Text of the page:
Police Shoot Unarmed Son Of Ex-Baseballer Tolan

Most of us do not have the temperament to be a police officer. It takes an enormous amount of bravery to wear the badge and uniform and to be ready at all times for some sh*t to go down at a moment’s notice. As stressful jobs go, it’s somewhere between … actually, I can’t think of anything more stressful.

Robbie Tolan
(Robbie Tolan, demonstrating the difference between “unarmed” and “armless”)

But sometimes, when a rubber band is taut for too long, it snaps. Likewise, the stress of a situation can make an officer snap, and like with the rubber band, you do not want to be in the immediate area when it happens. Case in point: Robbie Tolan, a 23-year-old minor leaguer and son of longtime OF/1B Bobby Tolan. Robbie was with a cousin, coming back to his parents’ house after running to Jack In The Box late at night. But a policeman thought Robbie’s car was stolen (it wasn’t), and when the confusion of the situation set in, Robbie ended up with a bullet in his liver. (By that, of course, I mean he was shot by police; it’s not like they forced him to drink it or anything.)

Unsurprisingly, the incident has sparked outrage throughout the family and community. Tolan’s lawyer, David Berg, cut straight to what the Tolans believe is the heart of the matter:

“There’s no doubt in my mind that if these had been white kids this does not happen.”

Now, shooting a black person doesn’t automatically make someone a racist (though if you’re shooting anybody, you have much, much larger issues than whether or not you hate a race of people). But Berg might be onto something in terms of racial profiling. The incident went down in Bellaire, TX, which is an affluent - and mostly white - suburb of Houston. Seeing two young black men exiting an SUV might spark some suspicion, for better or worse, in a cop’s mind. And whether or not they were racially profiled, according to the Tolans (yes, biased perspective, but it’s not exactly like reporters were there taking notes when it happened), the rest of the incident doesn’t seem to have gone much better:

As they walked up the driveway to their home, [Tolan’s cousin] Anthony Cooper said an unidentified man emerged from the darkness with a flashlight and a gun pointed at them.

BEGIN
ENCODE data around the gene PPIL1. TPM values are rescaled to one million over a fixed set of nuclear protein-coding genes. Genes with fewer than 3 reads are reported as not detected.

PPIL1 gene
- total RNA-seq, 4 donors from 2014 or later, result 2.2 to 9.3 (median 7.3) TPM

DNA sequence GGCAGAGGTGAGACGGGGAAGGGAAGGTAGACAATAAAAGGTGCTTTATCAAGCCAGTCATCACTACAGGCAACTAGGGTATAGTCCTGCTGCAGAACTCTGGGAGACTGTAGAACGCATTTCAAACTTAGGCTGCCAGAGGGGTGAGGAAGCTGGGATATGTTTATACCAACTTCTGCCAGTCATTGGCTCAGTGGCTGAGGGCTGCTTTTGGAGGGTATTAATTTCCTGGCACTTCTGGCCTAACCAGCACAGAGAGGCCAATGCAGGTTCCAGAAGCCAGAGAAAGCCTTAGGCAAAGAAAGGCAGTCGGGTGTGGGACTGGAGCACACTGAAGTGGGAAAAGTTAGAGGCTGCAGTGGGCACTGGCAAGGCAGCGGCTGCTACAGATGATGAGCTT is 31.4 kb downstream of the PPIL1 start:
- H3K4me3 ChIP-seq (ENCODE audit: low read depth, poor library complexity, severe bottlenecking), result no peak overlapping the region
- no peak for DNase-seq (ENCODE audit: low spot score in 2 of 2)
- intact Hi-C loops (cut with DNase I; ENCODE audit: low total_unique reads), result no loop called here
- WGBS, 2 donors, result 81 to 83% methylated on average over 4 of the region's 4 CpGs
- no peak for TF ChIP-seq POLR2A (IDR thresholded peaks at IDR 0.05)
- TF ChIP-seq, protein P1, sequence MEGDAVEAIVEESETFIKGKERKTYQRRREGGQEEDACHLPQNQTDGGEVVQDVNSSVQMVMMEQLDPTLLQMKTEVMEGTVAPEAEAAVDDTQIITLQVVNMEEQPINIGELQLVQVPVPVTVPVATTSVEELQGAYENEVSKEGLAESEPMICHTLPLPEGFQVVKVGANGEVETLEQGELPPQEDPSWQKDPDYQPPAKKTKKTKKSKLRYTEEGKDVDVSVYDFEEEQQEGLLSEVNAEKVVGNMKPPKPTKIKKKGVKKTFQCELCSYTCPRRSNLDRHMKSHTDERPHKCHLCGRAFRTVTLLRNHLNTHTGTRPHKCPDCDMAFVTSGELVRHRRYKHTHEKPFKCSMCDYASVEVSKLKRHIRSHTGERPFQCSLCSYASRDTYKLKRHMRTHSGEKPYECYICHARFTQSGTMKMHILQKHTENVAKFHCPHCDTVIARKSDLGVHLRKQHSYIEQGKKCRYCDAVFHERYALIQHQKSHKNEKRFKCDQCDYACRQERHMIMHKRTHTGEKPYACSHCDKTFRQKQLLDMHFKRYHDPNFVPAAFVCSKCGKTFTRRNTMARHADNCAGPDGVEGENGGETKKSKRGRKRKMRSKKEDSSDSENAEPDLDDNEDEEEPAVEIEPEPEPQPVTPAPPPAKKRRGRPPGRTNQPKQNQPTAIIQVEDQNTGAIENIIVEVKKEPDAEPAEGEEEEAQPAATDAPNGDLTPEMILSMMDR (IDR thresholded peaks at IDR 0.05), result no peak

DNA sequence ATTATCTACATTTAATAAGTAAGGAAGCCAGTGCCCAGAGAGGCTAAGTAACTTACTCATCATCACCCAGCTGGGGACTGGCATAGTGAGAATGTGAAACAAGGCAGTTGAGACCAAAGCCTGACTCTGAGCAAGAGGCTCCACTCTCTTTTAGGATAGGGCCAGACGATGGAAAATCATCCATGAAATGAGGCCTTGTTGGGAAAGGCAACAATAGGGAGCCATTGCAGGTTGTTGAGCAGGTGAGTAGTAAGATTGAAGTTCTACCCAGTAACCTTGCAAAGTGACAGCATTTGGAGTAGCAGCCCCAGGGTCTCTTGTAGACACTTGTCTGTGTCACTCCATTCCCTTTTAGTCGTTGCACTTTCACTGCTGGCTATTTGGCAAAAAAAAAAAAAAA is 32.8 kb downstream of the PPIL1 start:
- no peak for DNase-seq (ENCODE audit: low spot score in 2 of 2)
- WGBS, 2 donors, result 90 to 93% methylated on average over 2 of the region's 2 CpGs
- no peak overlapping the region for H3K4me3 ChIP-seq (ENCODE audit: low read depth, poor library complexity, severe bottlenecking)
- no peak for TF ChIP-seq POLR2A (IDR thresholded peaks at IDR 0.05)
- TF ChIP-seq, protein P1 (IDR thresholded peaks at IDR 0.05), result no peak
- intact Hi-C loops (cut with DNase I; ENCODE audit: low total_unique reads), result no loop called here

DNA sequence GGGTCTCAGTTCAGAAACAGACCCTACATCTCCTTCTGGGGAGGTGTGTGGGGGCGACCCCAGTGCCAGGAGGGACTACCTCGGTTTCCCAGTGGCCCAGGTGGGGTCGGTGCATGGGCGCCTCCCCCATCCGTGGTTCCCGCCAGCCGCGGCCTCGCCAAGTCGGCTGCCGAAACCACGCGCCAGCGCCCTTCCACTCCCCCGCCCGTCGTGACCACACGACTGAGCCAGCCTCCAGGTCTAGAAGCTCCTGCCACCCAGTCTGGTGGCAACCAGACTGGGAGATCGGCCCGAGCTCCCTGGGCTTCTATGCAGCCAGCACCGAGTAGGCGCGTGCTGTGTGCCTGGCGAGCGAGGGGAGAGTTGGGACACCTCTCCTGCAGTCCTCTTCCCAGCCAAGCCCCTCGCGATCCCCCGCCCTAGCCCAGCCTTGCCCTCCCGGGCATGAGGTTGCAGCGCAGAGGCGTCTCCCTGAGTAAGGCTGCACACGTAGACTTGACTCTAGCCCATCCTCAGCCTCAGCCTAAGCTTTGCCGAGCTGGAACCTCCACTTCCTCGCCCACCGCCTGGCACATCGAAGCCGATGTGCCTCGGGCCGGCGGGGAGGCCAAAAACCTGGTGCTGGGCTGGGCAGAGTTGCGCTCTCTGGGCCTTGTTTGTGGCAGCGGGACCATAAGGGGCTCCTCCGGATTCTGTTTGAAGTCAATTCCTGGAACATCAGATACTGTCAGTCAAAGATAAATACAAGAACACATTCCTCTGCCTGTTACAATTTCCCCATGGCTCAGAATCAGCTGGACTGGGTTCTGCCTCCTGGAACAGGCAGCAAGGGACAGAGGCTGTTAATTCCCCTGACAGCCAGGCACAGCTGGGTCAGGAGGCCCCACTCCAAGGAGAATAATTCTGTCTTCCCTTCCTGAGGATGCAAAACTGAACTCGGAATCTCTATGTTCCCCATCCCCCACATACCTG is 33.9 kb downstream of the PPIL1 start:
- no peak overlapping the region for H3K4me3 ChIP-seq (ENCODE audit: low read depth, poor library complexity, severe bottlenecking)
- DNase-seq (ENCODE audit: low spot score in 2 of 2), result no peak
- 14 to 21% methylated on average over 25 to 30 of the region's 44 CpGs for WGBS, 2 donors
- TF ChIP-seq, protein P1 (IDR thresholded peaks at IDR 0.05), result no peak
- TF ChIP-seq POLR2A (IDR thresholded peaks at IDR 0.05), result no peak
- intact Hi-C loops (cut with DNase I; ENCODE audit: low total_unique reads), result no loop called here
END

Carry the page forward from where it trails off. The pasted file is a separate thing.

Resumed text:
“We did not know it was a police officer,” said Cooper. “He said, ‘Stop. Stop.’ And we were like, ‘Why? Who are you?’”

The officers ordered both men to lie down on the ground. Tolan’s parents heard the commotion and came outside. Police will only say an “altercation” took place. Tolan’s family say it involved his mother.

“The cop pushed her against the wall,” said Tolan’s uncle, Mike Morris.

Relatives say Tolan started to lean up from the ground to ask the officer what he was doing to his mother. That’s when the family says Tolan was shot in the chest, the bullet piercing his lung and then lodging in his liver.

Well, that’s probably not how the department drew that play up. And yes, Tolan and Cooper were both unarmed, and we’re assuming Tolan’s mother was, too - otherwise Officer Triggerfinger probably would have done a lot more than push her against a wall. Triggerfinger (What? We always call unidentified people that. Shut up.) is a white, 10-year veteran of the force, and is obviously on administrative leave while charges are considered.

Community activist Quannel X (hey, remember him?) called the shooting “the worst case and worst kind of racial profiling“, but - and this is a shocker - the Bellaire PD disagrees. Byron Holloway, the department’s Assistant Chief, said, “any allegation of racial profiling, I don’t think that’s going to float.” Well, that settles that!

Young Tolan’s baseball career is, if not over, in serious jeopardy. While he’s expected to fully recover from the shooting, it’s going to take a long time, and losing that kind of time during the prime of one’s athletic ability is devastating to a career. But thankfully we’re still talking about the future for Robbie. Had that bullet’s path been a few inches different (or if the policeman’s trigger finger had been a little bit itchier), we’d be talking about him in the past tense. Speedy recoveries, Robbie, and let justice be served.